When buying a desktop PC or laptop, the question usually arises: Does the device have an SSD? The electronic storage medium has revolutionized computer technology and supplements or replaces mechanical storage drives with increasing frequency.
- The SSD is an electronic storage medium that does not have any moving parts.
- The so-called semiconductor drive offers various advantages compared to magnetic or optical hard drives (HDD), but is more expensive.
What is an SSD?
Based on abbreviationfinder, the abbreviation SSD stands for “Solid State Drive”. The name already reveals what makes this storage drive unique: It does not contain any rotating components. The SSD technology has been known since the 1950s, but due to its high price it was initially unable to prevail against cheaper alternatives such as drum storage.
It was not until the turn of the millennium that the technical development of the SSD gradually increased its economic profitability. Since around 2007, notebook models have been on the market that use either pure SSD or hybrid solutions as storage media – the latter combine the solid-state drive with a magnetic or optical hard drive. Other common areas of application of the SSD are, for example, USB sticks , MP3 players and other mobile devices, and more and more stationary devices such as desktop PCs.
How does an SSD store data?
An SSD storage medium is non-volatile and secures data electronically through integrated circuits. An SSD is usually composed of several permanently installed semiconductor components that are compressed to form a hard disk. It can be broken down into several components, each with a different function.
- The memory unit: SDRAMs or flash-based cells can be used as memory chips. The cells on the circuit board are either charged or uncharged, so that data storage is induced via electronic charge and discharge. A write process is necessary both when saving and when deleting data – this is recorded and counted by a counter. This is important because each cell is only designed for a limited number of memory cycles.
- Since the SSD as a flash memory arranges data chaotically, it requires a so-called controller. He takes on the management of the data and knows where which data is stored so that it can be accessed as quickly as possible.
- The interface is the connection between the SSD and the other components of the PC – such as the graphics card or the processor. S-ATA or PCIe interfaces, for example, are common.
HDD or SSD – which is better?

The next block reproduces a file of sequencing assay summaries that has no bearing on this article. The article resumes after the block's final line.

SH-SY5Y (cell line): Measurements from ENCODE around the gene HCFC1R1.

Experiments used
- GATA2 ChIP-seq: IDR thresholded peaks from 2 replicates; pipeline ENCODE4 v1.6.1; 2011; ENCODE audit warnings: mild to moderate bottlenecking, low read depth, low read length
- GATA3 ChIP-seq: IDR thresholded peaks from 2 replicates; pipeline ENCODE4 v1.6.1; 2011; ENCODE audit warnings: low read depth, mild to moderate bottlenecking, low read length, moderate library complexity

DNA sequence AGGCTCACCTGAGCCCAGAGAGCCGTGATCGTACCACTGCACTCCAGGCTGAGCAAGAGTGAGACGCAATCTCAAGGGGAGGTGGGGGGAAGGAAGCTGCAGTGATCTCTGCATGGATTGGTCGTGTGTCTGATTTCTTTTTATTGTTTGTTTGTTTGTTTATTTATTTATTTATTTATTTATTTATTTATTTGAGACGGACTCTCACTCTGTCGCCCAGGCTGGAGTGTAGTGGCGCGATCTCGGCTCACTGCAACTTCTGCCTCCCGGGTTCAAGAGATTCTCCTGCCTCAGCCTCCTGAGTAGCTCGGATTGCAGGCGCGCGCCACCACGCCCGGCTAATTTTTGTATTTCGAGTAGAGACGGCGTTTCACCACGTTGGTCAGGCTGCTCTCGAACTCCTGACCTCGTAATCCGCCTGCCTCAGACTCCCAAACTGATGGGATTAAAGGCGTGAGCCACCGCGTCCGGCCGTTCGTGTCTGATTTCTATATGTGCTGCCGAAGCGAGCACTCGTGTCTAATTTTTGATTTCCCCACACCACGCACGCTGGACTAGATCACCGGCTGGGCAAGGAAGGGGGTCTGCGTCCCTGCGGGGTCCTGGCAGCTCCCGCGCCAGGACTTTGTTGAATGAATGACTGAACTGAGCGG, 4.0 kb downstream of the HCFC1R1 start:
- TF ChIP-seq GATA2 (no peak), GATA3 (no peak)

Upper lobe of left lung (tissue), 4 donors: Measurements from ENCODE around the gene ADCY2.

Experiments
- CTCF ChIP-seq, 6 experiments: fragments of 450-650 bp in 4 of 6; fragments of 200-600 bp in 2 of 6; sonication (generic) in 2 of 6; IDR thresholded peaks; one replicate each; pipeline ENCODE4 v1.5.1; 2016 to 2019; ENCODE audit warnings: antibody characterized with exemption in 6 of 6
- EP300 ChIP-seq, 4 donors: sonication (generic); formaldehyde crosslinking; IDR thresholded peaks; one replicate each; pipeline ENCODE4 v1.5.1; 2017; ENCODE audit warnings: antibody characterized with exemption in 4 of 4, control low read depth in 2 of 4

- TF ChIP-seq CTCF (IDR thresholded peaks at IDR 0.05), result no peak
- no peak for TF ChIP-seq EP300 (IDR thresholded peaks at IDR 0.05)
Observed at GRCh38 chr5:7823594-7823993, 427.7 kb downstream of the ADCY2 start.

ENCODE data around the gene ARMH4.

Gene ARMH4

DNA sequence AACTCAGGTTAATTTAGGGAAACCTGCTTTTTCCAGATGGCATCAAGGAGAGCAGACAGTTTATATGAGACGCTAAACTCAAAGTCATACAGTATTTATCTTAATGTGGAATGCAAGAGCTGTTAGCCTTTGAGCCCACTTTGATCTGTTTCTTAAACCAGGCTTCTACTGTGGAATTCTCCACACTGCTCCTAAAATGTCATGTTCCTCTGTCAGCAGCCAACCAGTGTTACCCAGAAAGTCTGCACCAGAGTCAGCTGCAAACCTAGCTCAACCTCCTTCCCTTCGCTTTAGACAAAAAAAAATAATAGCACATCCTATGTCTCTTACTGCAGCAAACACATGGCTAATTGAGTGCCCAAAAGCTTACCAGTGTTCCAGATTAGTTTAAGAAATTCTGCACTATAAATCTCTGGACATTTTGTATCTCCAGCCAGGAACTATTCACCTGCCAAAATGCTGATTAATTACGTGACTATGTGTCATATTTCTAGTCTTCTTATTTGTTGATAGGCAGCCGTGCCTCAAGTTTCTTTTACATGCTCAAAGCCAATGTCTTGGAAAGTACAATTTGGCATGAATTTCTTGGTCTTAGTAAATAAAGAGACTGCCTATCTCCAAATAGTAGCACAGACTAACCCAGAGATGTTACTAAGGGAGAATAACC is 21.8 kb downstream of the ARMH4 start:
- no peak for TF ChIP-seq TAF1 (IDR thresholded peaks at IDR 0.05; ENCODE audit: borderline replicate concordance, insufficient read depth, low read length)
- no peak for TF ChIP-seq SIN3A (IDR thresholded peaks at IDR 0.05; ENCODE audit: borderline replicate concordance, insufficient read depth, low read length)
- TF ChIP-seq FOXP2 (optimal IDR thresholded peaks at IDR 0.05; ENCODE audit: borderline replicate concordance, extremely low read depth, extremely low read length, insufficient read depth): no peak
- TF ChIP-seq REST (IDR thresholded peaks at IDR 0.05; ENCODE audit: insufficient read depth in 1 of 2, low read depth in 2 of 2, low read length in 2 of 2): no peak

A hard disk drive (HDD) based drive contains rotating magnetic disks and stores data on it using mechanical read / write heads. A HDD is still built into many older PCs and laptops – but is this technology outdated? An SSD actually has many advantages over an HDD:
- An SSD manages entirely without moving components and is therefore more robust and drop-resistant than an HDD, which makes it particularly suitable for mobile devices such as notebooks.
- The lower weight of the SSD compared to the HDD is just as practical for mobile devices.
- In contrast to the HDD, in which the rotation of the magnetic disks can be heard, an SSD works completely silently.
- Flash memories are more energy-efficient – therefore devices with a built-in SSD usually score with lower power consumption and longer battery life.
- An SSD hard drive can access data four to five times faster than an HDD drive. This is also noticeable in practice – for example when starting up the PC.
Nevertheless, the HDD also has some features that speak for it in a direct comparison:
- Even if SSDs are now affordable, HDDs are still cheaper.
- SSDs can only be rewritten to a limited extent. However, this problem is hardly significant in practice, after all, an SSD contains thousands of individual memory cells, depending on its capacity. If you want to be on the safe side with the service life of the storage medium, you should instead use an HDD that can – in theory – overwrite data an unlimited number of times.
- With very large amounts of data, an HDD drive has advantages over the SSD: Magnetic hard drives offer significantly more storage space than electronic ones.
- If system errors occur with an SSD, the data is usually irretrievably lost. With HDDs, in the event of damage, thanks to special tools, there is usually the option of saving all or part of the data.
If you don’t want to choose one of the two storage solutions, you can rely on a so-called hybrid hard drive (also SSHD), as it is built into many devices today. It combines the advantages of both types of storage, as a larger HDD hard drive is combined with a mostly smaller SSD. Every hard drive can show its strengths: the SSD as a boot drive – i.e. for starting the PC and loading the operating system – and the HDD for storing large amounts of data such as pictures or videos.